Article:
The new Isando-based factory of Canada-headquartered industrial motors manufacturer IEC Holden has invested in local content and will supply the South African rail industry with alternating-current (ac) traction motors for locomotives, of which it has built 23 and delivered 21 by the end of last year.
IEC Holden took occupancy of the 7 000 m2 factory in June 2014, after which the company started acquiring local equipment and embarked on a skills development programme to skill motor-building personnel.
As a result, the company has black economic empowerment Level 3 accreditation, with the Isando facility ISO 9001- and ISO 3834-certified.
Production started in September last year with IEC Holden manufacturing motors for Canadian train manufacturer Bombardier, which will be installed in Bombardier’s Traxx Africa locomotive and sold to State-owned freight logistics company Transnet.
Transnet is embarking on a rail infrastructure renewal programme, part of which includes an order for 240 Traxx Africa locomotives.
Each locomotive is equipped with six ac traction motors – one on each axle – which feature built-in gearboxes and are also manufactured by IEC Holden at its Isando factory. This equates to IEC Holden’s having been contracted to build 1 440 ac motors and gearboxes. The motors produce 660 kW and weigh about 4 t each.
The Isando factory currently employs 105 personnel, but this number is set to increase to more than 300 during 2016 as production ramps up.
IEC Holden has invested more than R250-million in the new facility over the past
19 months while also investing significantly in supplier and skills development.
IEC Holden operations director Ralph Robinson tells Engineering News that, after establishing the factory in 2014, the company embarked on the qualification process with Bombardier and Transnet to have their motors certified for use in the Traxx Africa locomotive, which took place from May to September last year, after which it was authorised to start production.
“We have been in series production, although at low volumes, since September,” he says.
IEC Holden president Rob Briscoe notes the motors are designed by Bombardier specifically for South African rail conditions, based on a proven platform that Bombardier has had in place globally. He adds that Bombardier is accounting for local performance requirements, temperature parameters and temperature variants, as well as the South African railway gauge on which the Traxx locomotives will be operated.
IEC Holden points out that the local content of the motors is 70%, which includes all the major aspects of the motors, including manufacturing of castings and coils, machining, winding, painting, insulation, fabrication and welding of stators, brazing and balancing, as well as the testing of the completed units before they are sent to Bombardier.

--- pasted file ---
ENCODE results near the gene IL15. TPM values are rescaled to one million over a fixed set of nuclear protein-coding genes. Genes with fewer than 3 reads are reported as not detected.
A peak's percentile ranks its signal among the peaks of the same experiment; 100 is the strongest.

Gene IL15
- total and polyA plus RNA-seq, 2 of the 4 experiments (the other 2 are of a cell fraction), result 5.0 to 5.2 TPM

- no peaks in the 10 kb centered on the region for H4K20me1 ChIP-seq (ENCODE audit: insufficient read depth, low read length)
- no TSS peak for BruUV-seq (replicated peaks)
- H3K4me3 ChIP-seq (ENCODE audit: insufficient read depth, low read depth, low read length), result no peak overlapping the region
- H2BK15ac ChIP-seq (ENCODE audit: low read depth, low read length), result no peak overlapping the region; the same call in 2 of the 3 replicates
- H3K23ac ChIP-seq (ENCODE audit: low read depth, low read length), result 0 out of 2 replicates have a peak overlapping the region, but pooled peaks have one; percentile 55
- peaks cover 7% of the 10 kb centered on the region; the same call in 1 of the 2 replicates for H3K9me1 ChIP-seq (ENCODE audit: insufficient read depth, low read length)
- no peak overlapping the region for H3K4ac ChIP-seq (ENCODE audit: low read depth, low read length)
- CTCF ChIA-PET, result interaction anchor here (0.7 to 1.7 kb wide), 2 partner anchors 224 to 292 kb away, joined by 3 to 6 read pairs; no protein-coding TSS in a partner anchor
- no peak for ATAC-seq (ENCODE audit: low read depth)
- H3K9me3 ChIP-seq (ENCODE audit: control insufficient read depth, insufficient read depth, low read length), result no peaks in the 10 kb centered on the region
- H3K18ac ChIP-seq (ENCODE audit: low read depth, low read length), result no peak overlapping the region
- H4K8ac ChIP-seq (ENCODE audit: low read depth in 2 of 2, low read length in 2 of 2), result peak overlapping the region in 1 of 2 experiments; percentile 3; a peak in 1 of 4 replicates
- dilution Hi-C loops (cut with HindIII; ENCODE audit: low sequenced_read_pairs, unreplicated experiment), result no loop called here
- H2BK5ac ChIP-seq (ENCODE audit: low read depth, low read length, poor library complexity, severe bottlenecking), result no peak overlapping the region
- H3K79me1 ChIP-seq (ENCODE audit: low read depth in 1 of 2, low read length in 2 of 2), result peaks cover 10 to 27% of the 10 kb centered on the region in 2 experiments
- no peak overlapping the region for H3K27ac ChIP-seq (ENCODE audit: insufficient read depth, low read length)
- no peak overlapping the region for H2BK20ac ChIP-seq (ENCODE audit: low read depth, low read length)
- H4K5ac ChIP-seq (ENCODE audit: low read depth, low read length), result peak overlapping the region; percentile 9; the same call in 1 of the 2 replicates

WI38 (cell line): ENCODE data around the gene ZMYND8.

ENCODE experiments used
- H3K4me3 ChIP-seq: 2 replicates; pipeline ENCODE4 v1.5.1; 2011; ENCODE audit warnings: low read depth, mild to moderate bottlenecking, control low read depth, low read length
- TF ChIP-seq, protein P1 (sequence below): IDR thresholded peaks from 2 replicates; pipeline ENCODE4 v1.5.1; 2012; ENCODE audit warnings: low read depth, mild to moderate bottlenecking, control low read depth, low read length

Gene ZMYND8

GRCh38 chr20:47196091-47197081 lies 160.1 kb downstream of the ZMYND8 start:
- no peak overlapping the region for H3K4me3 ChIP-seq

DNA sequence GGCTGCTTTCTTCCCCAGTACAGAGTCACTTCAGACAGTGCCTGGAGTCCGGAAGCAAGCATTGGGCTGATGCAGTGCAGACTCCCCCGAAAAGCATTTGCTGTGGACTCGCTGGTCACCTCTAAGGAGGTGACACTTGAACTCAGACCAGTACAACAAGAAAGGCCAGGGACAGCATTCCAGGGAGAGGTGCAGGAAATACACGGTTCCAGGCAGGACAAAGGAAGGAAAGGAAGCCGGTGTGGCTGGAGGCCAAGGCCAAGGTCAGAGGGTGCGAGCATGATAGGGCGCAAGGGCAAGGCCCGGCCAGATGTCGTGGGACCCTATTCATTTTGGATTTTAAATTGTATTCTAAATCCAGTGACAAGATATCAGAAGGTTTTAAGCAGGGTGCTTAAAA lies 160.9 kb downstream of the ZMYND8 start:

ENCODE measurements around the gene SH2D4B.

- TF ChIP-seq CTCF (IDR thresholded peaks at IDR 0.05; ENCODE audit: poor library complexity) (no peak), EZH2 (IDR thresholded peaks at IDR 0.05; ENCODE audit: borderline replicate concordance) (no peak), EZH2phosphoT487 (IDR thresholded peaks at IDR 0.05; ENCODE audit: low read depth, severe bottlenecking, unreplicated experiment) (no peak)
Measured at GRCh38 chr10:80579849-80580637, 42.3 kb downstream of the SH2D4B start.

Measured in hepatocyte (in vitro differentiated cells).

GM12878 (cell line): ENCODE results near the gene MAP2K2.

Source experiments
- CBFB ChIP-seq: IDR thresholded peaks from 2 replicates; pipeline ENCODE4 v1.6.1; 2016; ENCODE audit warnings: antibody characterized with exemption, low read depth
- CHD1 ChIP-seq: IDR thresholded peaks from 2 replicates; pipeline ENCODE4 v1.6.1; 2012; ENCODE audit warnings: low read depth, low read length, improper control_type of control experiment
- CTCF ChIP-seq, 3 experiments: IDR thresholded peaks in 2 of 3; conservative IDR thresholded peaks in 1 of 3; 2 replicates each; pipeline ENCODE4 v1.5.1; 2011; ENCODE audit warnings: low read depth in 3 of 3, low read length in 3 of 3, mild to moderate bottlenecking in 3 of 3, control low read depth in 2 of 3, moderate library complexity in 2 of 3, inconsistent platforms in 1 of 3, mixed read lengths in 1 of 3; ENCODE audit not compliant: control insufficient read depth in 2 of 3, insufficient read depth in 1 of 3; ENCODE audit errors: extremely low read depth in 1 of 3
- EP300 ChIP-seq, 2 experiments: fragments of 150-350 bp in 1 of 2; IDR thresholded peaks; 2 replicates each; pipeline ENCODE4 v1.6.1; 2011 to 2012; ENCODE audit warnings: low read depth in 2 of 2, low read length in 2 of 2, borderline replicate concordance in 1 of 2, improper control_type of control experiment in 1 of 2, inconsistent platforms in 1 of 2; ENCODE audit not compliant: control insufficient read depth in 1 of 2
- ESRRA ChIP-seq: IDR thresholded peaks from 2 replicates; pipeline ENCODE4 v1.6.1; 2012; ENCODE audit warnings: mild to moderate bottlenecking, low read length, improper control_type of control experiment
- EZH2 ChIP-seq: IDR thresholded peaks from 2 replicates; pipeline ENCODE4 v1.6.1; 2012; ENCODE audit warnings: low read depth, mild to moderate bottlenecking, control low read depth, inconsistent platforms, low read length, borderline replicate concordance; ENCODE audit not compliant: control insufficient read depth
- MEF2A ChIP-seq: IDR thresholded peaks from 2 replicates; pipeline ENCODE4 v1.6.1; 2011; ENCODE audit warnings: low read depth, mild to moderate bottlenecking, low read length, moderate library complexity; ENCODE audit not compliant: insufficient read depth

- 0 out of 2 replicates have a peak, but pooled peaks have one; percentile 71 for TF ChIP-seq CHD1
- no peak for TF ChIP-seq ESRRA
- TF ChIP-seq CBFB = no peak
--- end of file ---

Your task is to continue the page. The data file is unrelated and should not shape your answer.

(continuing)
“We do as much manufacturing in South Africa as we do in our other international facilities,” says Briscoe, adding that the company also has manufacturing facilities in Canada, the US and Mexico.
Localisation was paramount for the Transnet project, as Robinson explains that the locomotive supplier network in South Africa has not built a new locomotive in 35 years. In this regard, local skill sets have been focused on refurbishment, repair and maintenance of existing locomotives, and, subsequently, it was a significant challenge for IEC Holden’s supplier network to understand and meet original-equipment manufacturer requirements.
He adds that IEC Holden’s investment in the Isando factory has subsequently led to the introduction of the technology and capability to manufacture new original-equipment locomotive motors for the South African and African markets – a capability that had previously not existed.
In line with Bombardier ramping up its production of the Traxx Africa locomotive in 2016, IEC Holden will also ramp up its production line to meet Bombardier’s requirement.
“At full production, the Bombardier manufacturing facility will be expected to produce about three locomotives a week. So, we obviously have to keep pace with that rate of production, which translates into our producing about 18 drive units a week,” says Robinson.
In 2016, IEC Holden will commission additional cranes and ovens besides other new equipment required to ramp up to full production.
“We currently have the equipment to perform low levels of production. Additional equipment required will be duplicates of certain tooling,” he says.
Briscoe further points out that the company’s new facility has a lot of potential to be used as a springboard into Africa and any other market that requires large electrical motors for purposes such as oil drilling.
“There is also the flexibility to export motors to overseas clients to meet international orders,” he concludes.